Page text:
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Area Sport Fishing Reports
Juneau

June 14, 2017

King Salmon Fishing will OPEN in the Juneau Area on June 15th

King salmon fishing will open in the waters of District 11, and District 15 south of the latitude of Sherman Rock, and District 12 north of the latitude of Point Couverden on June 15. King salmon retention in District 15 north of the latitude of Sherman Rock is still CLOSED.

Bag, possession and annual limits for the Juneau area will revert to the Southeast Alaska Regional king salmon sport fishing regulations for 2017:

Alaskan Resident

The resident bag and possession limit is two king salmon, 28 inches or greater in length. No annual limits

Nonresident

The nonresident bag and possession limit is one king salmon, 28 inches or greater in length;

The nonresident annual limit is three king salmon, 28 inches or greater in length. Nonresident anglers shall immediately record, in ink, all king salmon harvested either on the back of their sport fishing license or on a nontransferable harvest record.

From October 1, 2017 through March 31, 2018; resident sport anglers may use two rods when fishing for king salmon.

Taku River king salmon, like other Southeast Alaska king salmon stocks, are still experiencing a period of low productivity. The 2017 in-river sampling for Taku River king salmon indicates that marine survivals are still poor and escapement is still low. The projected terminal run abundance is predicted to be below spawning escapement goal range (19,000–36,000 large fish) and below the management target of 27,500 Taku River king salmon (the midpoint of the spawning escapement goal range). However, historic run timing indicates that most of the Taku king salmon have passed upstream into freshwater by this time, thus allowing for easing of sport fishing restrictions in Juneau area marine waters.

Hatchery king salmon sport limits will NOT be increased in the Juneau area within the designated saltwater harvest area in 2017

Daily bag and possession limits will revert to the Southeast Alaska Regional king salmon regulations described above.

Due to concerns about low numbers of king salmon expected to return to the Douglas Island Pink and Chum Inc. Macaulay Salmon Hatchery, bag and possession limits for the designated saltwater harvest area will NOT be liberalized. This action is necessary to ensure that sufficient numbers of king salmon can be collected for broodstock needs. Anglers are reminded that they can harvest 4 king salmon daily, 4 in possession, no size limit, for all freshwater drainages crossed by the Juneau road system. Annual limits do not apply in freshwater.

Sport Fishing Emergency Orders and News Releases with relevant maps and bag and possession limits can be found at: www.adfg.alaska.gov/sf/EONR/index.cfm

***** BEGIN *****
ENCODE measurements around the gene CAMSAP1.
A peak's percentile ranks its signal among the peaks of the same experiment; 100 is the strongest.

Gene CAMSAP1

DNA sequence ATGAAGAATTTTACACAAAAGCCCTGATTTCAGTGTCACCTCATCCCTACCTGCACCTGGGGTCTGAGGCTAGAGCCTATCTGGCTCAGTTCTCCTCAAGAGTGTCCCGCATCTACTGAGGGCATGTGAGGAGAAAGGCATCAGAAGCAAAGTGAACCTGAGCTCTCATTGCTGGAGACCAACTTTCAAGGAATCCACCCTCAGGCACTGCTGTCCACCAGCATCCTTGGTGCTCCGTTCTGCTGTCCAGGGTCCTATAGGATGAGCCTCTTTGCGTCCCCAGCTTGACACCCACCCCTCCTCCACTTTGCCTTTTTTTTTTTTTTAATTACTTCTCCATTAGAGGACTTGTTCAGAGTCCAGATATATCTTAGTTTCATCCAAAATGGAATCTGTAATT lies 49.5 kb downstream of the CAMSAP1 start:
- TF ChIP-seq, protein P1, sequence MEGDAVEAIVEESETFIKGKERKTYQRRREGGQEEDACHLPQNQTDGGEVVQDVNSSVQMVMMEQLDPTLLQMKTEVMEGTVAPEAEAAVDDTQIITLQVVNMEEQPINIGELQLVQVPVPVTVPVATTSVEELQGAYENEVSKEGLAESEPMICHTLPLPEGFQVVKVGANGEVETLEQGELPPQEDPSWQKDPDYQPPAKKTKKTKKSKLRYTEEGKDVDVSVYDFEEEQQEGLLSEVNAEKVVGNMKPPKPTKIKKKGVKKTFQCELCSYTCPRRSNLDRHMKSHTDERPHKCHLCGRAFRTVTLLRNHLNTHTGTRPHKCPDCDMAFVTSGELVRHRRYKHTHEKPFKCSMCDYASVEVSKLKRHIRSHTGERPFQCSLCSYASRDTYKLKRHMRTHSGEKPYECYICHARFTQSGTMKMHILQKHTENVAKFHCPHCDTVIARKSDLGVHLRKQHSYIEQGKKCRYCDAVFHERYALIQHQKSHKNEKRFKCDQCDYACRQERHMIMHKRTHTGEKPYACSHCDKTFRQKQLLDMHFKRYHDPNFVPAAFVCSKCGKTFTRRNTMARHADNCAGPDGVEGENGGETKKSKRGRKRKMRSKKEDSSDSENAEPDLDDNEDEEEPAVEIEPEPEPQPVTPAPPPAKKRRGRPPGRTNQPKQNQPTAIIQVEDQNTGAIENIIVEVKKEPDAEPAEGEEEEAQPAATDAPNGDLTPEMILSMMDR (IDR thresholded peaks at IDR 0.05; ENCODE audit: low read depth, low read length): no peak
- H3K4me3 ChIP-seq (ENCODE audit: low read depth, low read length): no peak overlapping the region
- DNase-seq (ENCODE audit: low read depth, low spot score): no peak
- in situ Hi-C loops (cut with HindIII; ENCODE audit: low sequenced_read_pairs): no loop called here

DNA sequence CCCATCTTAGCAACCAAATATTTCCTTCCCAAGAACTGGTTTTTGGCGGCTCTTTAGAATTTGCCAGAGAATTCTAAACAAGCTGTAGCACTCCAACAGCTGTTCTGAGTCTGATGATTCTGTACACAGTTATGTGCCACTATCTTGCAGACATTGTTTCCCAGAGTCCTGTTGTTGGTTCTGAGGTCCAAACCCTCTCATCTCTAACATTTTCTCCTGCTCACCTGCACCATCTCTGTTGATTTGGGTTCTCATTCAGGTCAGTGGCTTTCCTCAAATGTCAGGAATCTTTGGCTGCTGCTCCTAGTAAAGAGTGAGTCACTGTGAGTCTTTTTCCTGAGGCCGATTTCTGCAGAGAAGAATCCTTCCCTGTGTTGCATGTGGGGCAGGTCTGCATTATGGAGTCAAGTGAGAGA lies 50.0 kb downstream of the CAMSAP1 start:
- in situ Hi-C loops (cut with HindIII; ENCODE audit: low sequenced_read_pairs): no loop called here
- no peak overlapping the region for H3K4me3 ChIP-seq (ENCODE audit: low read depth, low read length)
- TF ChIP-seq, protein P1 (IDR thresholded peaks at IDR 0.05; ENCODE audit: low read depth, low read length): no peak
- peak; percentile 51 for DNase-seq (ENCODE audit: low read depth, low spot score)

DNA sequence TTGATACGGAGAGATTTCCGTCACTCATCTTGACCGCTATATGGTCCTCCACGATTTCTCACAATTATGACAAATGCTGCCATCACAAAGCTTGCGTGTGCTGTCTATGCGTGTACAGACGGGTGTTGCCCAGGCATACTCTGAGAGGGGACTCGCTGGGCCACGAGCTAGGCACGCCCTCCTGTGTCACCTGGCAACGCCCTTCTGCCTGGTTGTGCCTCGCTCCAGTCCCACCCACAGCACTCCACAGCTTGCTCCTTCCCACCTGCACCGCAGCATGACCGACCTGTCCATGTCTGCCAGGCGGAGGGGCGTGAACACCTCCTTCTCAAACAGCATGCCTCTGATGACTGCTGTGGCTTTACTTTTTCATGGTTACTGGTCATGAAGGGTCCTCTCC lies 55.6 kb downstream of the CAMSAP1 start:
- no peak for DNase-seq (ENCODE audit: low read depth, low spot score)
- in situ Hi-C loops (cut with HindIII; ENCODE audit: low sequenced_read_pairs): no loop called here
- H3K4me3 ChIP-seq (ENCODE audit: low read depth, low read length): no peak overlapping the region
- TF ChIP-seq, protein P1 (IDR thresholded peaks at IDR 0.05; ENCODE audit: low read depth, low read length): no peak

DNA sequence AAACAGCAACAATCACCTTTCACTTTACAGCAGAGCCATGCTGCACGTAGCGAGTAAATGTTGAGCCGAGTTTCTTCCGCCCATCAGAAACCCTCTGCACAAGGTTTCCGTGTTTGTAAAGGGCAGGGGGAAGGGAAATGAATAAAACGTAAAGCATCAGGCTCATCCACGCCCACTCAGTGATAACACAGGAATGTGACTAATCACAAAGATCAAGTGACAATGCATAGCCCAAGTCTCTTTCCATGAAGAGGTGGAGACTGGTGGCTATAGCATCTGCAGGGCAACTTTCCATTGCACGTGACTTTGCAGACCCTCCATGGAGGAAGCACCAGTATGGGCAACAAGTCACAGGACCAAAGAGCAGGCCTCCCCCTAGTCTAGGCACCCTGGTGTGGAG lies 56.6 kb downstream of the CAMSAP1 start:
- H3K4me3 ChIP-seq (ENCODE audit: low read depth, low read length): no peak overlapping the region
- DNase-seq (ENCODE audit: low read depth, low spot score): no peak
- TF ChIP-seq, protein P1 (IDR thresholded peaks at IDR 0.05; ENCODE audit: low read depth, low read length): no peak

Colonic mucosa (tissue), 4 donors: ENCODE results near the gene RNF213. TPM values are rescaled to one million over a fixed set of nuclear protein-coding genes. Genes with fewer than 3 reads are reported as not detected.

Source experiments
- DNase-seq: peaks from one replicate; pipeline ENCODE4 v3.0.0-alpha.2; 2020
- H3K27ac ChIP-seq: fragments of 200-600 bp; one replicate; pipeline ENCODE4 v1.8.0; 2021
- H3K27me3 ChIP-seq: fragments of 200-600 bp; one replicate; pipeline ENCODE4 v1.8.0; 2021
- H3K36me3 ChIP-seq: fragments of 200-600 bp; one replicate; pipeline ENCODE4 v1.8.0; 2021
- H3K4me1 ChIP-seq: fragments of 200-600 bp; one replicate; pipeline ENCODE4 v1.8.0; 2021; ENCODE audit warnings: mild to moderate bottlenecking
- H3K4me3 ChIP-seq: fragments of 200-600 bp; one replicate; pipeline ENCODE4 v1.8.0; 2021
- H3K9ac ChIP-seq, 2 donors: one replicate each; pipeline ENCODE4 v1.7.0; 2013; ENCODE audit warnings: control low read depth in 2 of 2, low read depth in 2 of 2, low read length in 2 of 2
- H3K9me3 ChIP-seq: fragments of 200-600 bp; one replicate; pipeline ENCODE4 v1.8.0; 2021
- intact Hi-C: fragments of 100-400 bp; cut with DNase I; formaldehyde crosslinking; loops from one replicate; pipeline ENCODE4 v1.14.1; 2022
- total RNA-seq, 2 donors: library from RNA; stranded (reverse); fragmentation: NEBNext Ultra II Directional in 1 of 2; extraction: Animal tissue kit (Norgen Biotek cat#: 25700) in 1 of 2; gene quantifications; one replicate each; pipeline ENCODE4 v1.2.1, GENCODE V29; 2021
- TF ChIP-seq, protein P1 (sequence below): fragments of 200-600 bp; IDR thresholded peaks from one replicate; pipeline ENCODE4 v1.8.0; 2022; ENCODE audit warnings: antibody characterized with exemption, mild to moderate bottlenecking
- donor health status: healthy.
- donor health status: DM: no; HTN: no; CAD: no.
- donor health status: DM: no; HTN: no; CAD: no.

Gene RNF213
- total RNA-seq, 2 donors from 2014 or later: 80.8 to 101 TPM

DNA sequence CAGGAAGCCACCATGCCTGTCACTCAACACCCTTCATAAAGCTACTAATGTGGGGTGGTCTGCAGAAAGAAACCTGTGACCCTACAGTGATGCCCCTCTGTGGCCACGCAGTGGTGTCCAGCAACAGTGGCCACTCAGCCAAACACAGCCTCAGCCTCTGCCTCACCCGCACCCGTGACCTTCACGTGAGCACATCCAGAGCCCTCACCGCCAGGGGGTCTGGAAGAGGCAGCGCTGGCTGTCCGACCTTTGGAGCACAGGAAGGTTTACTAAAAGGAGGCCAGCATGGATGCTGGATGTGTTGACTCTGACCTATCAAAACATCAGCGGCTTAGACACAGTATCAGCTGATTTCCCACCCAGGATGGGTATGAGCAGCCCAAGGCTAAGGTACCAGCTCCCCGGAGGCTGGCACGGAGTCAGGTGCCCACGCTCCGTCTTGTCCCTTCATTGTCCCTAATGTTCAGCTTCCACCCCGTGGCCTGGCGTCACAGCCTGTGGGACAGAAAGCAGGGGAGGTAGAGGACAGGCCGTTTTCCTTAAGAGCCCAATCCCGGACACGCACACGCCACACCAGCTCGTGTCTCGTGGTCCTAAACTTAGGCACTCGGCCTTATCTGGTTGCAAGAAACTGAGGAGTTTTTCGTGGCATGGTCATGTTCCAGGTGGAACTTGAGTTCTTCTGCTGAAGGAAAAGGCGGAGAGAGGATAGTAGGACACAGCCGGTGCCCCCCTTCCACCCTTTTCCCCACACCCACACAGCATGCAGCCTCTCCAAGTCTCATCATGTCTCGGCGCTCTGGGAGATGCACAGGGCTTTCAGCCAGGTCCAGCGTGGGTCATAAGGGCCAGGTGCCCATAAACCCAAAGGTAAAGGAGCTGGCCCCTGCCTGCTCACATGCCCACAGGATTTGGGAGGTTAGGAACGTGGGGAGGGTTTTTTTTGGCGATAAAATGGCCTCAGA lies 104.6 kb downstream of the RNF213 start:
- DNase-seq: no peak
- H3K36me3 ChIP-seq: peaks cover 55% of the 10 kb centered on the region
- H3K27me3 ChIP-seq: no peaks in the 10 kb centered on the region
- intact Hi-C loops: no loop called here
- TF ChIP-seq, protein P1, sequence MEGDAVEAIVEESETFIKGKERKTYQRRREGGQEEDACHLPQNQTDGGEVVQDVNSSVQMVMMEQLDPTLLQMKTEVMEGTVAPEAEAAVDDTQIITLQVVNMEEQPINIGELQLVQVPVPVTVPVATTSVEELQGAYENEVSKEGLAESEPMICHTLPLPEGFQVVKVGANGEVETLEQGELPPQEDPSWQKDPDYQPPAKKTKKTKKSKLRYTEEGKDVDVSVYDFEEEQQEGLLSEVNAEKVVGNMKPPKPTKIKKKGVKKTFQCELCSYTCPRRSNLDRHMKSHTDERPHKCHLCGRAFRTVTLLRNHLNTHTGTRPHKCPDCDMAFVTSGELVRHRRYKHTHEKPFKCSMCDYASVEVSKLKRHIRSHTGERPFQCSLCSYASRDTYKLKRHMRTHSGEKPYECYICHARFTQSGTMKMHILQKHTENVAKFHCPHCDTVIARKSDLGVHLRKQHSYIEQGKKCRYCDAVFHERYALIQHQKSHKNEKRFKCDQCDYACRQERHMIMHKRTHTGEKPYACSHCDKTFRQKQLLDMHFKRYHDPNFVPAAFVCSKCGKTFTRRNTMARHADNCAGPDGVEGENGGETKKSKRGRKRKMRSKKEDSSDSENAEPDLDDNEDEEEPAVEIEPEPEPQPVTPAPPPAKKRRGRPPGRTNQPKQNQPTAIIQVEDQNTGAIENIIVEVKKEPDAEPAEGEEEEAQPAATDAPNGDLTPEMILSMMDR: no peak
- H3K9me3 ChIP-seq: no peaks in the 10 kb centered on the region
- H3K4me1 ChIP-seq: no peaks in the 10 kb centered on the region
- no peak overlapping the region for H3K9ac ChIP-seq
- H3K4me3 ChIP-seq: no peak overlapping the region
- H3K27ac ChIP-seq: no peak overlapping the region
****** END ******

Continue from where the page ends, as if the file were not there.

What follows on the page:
Conservative king salmon regulations for the Haines, Skagway, Petersburg, Wrangell and Ketchikan areas, announced on March 6, 2017, are still in effect in order to protect other wild Alaska king salmon stocks.

Marine boat creel survey staff are still sampling and conducting interviews at Juneau’s ports. This sport fishing information is being collected to help manage fishery stocks and to gain a better understanding of genetic makeup of fish being caught in the area. As always your cooperation in this matter is very much appreciated.

Other Spring Fishing Opportunities

Steelhead Trout fishing

By this time in the season, steelhead adults have returned to the ocean after spawning. In Southeast Alaska, most streams that contain steelhead have small annual returns (in the hundreds) and thus can be vulnerable to over-fishing. Retention of steelhead in the Juneau area is prohibited. Any steelhead caught in a drainage crossed by the Juneau road system must be released immediately. Current regionwide regulations elsewhere prohibit any steelhead under 36” from being harvested and require that a harvest record be completed in ink immediately upon landing a steelhead that is to be harvested. There are a number of other streams on the Juneau road system that may contain steelhead. Keep in mind that all fish should be treated with great care regardless of size to ensure the best chances for survival upon release.

Dolly Varden/cutthroat trout fishing

Anadromous Dolly Varden and cutthroat trout are being caught in saltwater near the mouths of local creeks such as Salmon Creek, Sheep Creek, and Cowee Creek as they feed on emigrating salmon smolts, sandlance and surf smelt. Using small smolt imitation fly patterns or small spinners and spoons is the best way to catch these fish. There will also be some fish that do not leave their “over wintering” sites in area lakes and head for the ocean. While these “resident” fish may move around in the system to take advantage of food or environmental conditions, they will be present for your fishing pleasure all year. In all drainages crossed by the Juneau road system, as well as the saltwater adjacent to the Juneau road system to a line ¼ mile offshore, cutthroat and rainbow trout bag limits (in combination) are 2 daily, 2 in possession with a 14 inch minimum and 22 inch maximum size limit. Dolly Varden limits are 2 daily, 2 in possession, no size limit. Anglers should check the 2017 Southeast Alaska Sportfish Regulation Summary for special regulations specific to the stream or lake they intend to fish.

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